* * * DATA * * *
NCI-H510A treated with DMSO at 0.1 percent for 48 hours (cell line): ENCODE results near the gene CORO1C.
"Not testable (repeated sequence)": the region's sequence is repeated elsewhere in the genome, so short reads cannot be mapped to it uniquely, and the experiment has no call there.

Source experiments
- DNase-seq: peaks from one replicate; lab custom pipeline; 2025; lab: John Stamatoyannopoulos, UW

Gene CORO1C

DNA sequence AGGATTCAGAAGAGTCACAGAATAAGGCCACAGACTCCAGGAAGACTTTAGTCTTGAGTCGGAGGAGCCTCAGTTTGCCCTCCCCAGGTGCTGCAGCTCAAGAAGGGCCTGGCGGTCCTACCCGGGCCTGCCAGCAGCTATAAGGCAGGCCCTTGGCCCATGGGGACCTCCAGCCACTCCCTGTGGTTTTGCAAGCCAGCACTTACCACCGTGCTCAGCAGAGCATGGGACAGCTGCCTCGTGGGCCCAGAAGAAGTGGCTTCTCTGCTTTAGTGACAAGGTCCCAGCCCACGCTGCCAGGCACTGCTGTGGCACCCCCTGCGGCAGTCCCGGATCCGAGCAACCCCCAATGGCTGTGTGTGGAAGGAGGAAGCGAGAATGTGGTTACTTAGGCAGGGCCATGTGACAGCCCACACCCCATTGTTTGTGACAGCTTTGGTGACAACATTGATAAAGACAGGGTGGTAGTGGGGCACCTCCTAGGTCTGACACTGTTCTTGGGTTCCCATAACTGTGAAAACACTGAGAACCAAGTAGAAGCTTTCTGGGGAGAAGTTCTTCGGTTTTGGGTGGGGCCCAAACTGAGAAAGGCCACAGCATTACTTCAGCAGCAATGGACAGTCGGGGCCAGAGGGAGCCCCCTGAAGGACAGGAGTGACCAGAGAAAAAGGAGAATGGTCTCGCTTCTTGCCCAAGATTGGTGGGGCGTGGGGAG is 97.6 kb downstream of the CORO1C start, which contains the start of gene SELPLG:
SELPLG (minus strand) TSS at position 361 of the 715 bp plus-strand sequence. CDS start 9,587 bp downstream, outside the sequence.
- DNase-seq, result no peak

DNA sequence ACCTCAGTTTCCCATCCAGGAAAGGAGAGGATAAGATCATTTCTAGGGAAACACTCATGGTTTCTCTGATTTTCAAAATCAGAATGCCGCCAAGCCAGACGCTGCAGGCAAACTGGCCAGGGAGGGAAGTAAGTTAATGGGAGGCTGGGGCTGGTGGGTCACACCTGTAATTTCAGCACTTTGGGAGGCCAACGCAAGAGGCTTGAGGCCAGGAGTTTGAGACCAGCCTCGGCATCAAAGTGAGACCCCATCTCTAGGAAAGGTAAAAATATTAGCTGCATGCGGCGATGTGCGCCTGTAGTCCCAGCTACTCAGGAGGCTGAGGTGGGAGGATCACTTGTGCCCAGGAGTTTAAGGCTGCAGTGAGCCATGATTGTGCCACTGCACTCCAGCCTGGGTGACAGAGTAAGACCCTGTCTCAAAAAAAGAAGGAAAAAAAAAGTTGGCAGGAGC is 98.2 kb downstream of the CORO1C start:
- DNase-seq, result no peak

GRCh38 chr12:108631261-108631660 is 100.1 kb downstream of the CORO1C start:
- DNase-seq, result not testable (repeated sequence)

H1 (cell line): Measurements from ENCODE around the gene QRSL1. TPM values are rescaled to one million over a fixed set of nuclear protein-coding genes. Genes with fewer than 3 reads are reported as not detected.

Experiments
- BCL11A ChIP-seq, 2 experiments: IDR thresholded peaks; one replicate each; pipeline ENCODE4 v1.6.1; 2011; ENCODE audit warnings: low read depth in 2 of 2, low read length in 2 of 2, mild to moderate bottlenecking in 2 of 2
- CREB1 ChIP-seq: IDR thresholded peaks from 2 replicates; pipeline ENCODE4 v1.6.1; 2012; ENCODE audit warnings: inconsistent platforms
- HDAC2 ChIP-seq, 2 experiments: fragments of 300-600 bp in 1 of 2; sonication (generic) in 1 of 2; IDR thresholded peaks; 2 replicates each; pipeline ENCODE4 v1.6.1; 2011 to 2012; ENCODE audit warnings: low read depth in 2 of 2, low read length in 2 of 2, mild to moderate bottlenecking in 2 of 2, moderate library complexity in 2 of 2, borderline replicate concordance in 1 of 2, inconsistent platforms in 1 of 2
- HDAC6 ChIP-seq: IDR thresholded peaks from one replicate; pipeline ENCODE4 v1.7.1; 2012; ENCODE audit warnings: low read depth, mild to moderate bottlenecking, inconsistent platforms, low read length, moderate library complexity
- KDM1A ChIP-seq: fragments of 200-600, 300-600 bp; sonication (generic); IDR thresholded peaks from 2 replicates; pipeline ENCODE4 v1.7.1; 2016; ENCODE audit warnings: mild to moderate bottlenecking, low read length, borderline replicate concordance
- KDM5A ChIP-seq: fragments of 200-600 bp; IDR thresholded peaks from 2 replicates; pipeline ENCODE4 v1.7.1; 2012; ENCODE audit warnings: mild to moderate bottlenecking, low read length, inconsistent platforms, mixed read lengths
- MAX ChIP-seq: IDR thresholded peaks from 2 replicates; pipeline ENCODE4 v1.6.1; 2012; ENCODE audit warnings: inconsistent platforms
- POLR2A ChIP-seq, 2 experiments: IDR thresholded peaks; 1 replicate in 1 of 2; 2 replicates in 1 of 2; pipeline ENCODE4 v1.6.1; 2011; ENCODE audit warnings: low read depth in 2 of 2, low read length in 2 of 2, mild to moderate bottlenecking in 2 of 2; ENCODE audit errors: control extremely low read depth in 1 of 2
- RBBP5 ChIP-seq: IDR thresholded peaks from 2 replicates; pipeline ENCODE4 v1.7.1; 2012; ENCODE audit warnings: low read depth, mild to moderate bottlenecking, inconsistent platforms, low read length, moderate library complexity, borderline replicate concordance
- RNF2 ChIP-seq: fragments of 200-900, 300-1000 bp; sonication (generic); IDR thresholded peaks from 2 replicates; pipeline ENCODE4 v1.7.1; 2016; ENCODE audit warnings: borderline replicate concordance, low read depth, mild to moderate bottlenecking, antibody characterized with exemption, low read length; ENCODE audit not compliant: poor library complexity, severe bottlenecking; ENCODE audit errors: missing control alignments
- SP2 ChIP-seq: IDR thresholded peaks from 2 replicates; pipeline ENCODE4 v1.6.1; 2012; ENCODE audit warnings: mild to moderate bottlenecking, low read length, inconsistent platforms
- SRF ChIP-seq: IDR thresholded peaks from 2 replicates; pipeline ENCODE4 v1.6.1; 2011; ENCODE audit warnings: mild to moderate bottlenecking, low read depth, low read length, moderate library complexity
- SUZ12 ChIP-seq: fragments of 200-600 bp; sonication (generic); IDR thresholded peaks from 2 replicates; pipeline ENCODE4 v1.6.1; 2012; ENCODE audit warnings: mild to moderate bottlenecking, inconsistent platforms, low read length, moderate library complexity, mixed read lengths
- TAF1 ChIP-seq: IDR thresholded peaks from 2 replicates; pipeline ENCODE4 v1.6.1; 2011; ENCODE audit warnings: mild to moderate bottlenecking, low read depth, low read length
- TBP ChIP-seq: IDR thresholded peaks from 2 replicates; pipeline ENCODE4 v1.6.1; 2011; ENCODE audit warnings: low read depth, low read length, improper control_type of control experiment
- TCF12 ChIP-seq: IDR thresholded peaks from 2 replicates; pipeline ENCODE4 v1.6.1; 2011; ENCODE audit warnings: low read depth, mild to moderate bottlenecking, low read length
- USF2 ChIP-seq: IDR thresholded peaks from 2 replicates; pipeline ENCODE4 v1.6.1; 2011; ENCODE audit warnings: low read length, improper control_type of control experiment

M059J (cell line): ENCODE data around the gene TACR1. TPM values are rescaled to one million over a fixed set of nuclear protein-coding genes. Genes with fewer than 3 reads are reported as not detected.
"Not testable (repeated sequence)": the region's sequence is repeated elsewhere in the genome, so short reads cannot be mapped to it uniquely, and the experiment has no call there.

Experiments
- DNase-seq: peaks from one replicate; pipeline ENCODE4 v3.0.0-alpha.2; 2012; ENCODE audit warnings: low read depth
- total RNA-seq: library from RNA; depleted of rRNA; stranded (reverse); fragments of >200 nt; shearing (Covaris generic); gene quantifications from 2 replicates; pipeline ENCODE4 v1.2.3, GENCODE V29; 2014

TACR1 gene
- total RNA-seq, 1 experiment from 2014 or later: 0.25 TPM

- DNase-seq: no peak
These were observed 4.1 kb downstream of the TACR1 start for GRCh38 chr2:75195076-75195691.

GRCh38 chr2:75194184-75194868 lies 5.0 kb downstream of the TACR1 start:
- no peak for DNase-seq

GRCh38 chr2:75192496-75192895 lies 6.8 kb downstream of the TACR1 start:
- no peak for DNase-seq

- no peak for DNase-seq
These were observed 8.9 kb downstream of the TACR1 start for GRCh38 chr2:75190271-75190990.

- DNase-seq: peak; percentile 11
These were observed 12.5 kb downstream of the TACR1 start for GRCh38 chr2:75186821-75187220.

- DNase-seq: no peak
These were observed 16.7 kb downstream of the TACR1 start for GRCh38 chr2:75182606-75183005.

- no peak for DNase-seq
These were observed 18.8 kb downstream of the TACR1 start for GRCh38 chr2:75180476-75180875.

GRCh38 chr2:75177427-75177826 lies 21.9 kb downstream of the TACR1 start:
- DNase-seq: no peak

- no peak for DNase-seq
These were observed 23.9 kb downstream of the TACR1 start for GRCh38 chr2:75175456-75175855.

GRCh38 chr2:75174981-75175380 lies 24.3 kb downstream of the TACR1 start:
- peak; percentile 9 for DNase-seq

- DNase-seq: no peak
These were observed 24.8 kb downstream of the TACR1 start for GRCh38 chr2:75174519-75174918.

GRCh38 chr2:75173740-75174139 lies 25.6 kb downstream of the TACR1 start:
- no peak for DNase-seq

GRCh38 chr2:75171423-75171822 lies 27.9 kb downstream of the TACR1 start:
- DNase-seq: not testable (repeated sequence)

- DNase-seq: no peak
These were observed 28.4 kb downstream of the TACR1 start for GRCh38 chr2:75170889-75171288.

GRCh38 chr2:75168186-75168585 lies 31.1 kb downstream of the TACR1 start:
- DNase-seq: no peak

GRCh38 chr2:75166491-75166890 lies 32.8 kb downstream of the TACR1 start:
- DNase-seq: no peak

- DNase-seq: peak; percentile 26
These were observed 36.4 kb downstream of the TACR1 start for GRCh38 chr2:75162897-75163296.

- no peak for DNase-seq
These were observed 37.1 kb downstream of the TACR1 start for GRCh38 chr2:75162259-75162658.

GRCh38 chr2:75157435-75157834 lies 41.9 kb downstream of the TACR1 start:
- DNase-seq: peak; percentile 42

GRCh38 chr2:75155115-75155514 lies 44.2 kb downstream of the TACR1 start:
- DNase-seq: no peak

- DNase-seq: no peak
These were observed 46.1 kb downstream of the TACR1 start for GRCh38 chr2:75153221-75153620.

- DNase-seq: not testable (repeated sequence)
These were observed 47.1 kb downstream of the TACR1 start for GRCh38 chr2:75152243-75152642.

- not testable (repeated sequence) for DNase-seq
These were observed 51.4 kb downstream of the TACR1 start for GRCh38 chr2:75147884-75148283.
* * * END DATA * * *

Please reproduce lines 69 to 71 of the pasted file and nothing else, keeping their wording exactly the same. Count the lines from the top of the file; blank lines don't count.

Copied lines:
GRCh38 chr2:75166491-75166890 lies 32.8 kb downstream of the TACR1 start:
- DNase-seq: no peak

- DNase-seq: peak; percentile 26